Mann Cup 2016 Six Nations Chiefs Maple Ridge Burrards Photo: Darryl Smart
Share on facebook
Share on twitter
Share on linkedin
Share on reddit
Share on whatsapp

Chiefs Hoist Sixth Mann Cup – 55 Must See Photos + Recap

If you did not catch the JVI Sports Network live stream of the 2016 Mann Cup, you really did miss out. The video quality was superb, the guys calling the games did a great job (well done Stamper and PattyG!), and oh yeah, the play on the floor was PHENOMENAL!

The best of seven series featured the WLA Champions, Maple Ridge Burrards, on the road at the MSL Champions, Six Nations Chiefs. With the series alternating from Canadian coast to coast each year, after last year’s event in Victoria, the Chiefs were granted the right to host the series, after winning the Major Series Lacrosse finals over the Peterborough Lakers.

Although four Mann Cups have been credited to the Burrards, they had never been to the finals under their current banner, and had been without an appearance since 1990, when the Vancouver Burrards dropped their series to the Brooklin Redmen. After Wednesday night’s victory, the Chiefs have now claimed three of the last four titles, and six overall.

Mann Cup Schedule
Game 1: Six Nations 15, Maple Ridge 8
Game 2: Six Nations 9, Maple Ridge 13
Game 3: Six Nations 9, Maple Ridge 7 OT
Game 4: Six Nations 9, Maple Ridge 7
Game 5: Six Nations 14, Maple Ridge 6

The Burrards came into Ontario with a bumpy landing, literally.

Their flight tried to land multiple times in Toronto before being diverted to Hamilton for grounding. The delays, on top of the lengthy journey, didn’t add up to much for their first game in the historic Iroquois Lacrosse Arena at Six Nations. The visitors bounced back in the second game and played with a chip on their shoulder for all 60 minutes, pulling off their first and only win of the Mann Cup.

Game 3 took overtime to decide as a back-and-forth slugfest resulted in a lock at just 7 goals at the end of regulation. A pair of daggers were sunk by the home team and the series moved into another tight battle, where the Burrards were actually leading heading through the 3rd period until a three goal run by the Chiefs stole the show in the last 6 minutes, including an empty-netter to come within one game from winning it all.

The do or die game 5 was expected to bring out a fire in the Burrards that could translate into a forced Game 6, but a lackluster performance, along with less than cool heads resulted in the series only blowout. Six Nations held their opponents at a 10 goal differential until Maple Ridge netted the last two scores, followed by the Chiefs’ raising their sixth Mann Cup in front of roaring support from fans, friends, and family.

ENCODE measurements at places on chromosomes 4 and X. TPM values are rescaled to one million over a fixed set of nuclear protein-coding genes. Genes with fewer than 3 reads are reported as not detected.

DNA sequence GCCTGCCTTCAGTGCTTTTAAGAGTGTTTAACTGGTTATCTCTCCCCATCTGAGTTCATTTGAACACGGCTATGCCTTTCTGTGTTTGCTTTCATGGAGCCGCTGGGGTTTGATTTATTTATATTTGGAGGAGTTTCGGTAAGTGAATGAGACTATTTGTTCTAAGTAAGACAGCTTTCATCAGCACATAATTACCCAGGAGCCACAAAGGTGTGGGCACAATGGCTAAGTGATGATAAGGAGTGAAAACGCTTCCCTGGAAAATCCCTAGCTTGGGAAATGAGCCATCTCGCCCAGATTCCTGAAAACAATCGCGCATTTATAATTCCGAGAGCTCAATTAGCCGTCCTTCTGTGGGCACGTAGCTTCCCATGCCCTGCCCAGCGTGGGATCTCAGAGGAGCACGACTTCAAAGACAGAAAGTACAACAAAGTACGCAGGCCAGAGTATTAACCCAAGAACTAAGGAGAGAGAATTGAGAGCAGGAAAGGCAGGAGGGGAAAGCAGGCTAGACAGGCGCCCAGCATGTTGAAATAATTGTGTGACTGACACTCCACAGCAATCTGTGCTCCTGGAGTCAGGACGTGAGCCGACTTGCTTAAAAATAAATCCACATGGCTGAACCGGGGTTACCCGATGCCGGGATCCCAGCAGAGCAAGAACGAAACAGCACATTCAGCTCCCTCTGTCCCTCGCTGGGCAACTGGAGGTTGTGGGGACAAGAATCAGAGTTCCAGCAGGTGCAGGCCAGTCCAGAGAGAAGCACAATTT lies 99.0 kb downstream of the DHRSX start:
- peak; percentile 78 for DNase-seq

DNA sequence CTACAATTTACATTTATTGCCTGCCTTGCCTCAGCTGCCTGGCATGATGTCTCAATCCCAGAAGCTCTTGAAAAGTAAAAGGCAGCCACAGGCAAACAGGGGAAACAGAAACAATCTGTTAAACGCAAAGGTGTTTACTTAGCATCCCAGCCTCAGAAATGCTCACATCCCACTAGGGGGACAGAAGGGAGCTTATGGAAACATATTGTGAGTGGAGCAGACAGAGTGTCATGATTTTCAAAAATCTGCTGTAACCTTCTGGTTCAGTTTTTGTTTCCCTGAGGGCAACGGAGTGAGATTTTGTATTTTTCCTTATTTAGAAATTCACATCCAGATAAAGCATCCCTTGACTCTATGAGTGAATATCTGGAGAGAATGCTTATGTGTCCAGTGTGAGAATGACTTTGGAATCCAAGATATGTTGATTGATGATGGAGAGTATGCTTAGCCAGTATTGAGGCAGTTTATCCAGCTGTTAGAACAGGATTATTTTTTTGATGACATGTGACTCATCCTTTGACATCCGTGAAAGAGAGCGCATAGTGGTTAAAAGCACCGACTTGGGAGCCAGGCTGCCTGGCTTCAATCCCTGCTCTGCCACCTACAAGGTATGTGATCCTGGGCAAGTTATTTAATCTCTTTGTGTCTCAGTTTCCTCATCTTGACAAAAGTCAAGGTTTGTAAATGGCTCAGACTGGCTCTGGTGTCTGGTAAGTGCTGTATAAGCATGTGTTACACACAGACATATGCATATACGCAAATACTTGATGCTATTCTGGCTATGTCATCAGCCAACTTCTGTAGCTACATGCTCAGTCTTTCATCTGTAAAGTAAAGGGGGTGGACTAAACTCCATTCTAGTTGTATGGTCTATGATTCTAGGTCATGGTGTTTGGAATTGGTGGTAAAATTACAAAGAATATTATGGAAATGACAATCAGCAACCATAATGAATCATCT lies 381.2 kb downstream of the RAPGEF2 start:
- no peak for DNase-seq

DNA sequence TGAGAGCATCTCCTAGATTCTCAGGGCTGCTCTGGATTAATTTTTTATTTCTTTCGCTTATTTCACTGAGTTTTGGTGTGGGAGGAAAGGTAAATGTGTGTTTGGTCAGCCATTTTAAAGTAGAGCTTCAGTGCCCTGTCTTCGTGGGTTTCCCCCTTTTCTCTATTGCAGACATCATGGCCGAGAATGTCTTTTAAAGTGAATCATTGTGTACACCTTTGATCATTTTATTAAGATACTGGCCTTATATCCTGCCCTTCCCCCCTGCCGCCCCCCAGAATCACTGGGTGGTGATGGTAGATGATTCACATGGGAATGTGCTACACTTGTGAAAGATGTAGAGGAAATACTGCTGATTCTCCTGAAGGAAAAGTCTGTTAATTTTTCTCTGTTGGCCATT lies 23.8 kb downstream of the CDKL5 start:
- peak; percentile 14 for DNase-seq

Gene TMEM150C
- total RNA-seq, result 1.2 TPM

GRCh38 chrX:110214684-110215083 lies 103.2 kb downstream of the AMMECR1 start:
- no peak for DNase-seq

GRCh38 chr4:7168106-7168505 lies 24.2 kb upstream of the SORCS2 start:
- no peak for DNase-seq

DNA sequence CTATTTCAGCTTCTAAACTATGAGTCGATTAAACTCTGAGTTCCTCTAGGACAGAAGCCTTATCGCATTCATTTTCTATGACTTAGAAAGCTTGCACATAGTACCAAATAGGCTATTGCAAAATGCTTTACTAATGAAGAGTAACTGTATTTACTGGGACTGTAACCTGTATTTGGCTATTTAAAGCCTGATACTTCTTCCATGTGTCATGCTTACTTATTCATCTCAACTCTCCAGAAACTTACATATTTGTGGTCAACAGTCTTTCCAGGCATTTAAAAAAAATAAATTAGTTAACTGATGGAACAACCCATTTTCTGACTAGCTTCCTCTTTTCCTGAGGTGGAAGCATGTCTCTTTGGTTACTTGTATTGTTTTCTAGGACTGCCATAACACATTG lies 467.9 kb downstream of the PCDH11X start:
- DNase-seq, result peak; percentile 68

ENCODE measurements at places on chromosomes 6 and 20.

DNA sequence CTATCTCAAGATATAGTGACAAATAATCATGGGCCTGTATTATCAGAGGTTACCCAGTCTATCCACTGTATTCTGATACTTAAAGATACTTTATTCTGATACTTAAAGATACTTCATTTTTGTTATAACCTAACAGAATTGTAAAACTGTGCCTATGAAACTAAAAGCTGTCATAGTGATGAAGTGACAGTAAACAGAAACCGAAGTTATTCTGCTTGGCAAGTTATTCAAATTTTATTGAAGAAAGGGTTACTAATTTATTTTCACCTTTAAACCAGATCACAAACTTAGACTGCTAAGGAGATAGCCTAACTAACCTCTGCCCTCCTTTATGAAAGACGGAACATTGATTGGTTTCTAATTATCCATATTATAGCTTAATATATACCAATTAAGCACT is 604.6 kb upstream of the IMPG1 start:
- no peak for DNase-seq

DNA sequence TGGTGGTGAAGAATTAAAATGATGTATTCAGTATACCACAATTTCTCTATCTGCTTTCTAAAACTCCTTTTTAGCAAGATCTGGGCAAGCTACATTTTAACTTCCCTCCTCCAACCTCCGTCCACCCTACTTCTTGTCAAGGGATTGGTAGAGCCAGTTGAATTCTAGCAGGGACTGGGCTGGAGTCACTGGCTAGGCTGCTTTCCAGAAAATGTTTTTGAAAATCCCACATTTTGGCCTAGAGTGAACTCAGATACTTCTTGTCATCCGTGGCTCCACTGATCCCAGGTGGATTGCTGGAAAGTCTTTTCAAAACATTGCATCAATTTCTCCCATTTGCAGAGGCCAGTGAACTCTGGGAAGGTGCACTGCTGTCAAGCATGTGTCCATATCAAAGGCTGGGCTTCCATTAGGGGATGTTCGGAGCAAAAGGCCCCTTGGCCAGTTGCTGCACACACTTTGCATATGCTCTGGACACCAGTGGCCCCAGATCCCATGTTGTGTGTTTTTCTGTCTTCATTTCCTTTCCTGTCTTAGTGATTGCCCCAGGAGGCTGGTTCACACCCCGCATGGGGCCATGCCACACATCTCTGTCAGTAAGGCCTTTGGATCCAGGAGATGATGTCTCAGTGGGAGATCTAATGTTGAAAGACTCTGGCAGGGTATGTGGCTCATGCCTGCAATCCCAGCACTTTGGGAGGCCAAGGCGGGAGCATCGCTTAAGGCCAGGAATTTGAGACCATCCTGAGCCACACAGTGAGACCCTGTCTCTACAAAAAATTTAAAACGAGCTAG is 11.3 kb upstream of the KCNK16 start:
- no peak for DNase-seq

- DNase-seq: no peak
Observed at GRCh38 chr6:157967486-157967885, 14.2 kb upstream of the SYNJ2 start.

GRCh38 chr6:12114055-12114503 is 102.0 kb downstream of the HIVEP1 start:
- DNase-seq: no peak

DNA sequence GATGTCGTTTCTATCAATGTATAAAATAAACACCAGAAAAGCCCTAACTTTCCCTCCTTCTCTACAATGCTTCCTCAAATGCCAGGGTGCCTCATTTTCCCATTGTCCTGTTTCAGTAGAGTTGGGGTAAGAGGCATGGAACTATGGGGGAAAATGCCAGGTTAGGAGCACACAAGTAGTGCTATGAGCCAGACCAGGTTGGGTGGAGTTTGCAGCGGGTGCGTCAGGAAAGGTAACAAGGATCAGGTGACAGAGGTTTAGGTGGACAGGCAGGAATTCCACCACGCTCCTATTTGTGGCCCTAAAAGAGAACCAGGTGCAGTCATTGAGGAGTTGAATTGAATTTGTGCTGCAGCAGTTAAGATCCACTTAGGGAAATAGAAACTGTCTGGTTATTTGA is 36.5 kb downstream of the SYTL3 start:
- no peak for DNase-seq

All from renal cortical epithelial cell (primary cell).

That’s the skinny on all five games, but there were some important story lines accompanying the series that deserve some extra attention.

Living Legend, Dan Dawson

Mann Cup 2016 Six Nations Chiefs Maple Ridge Burrards Photo: Darryl Smart
Photo: Darryl Smart

8 goals and 22 assists totaled a hefty 30 points across 5 games for the humble giant, Dan Dawson. The series-leading performance undisputedly earned Dawson the Mike Kelley Award, given to the Mann Cup’s MVP. The 7 points he put together in the series-winner put Dawson fourth on the all-time Mann Cup scoring list with 139 points, right above Colin Doyle’s 137. That’s 139 points IN THE MANN CUP alone. Woah.

The accomplishment puts him right behind three of the greatest lacrosse players of all-time: Geordie Dean, 161 points all with New Westminster, winning in ’89, ’89 and ’91; John Grant Jr. collected 174 Mann Cup points in his Sr. career from 1994-2016, primarily with Peterborough; and John Tavares amounted for a staggering 203 points from 1989-2012 with 8 different clubs. Still, to top the records of Tavares, Dawson would have the repeat the performance another two times and then find a way to put together another 5 points. It sounds impossible until you remember that Tavares played his last summer at 44, Junior looks to be hanging it up at 41, and Dawson is just 34 and going strong.

The reason that this is such a cool stat is that it’s not just about stats. You also have to play in the Mann Cup to be on the list. The more times you play for one, the more chances you have to score points. So it’s kind of tracking the best players, but only in the biggest games. It’s really cool, and a major accomplishment in any legend’s career.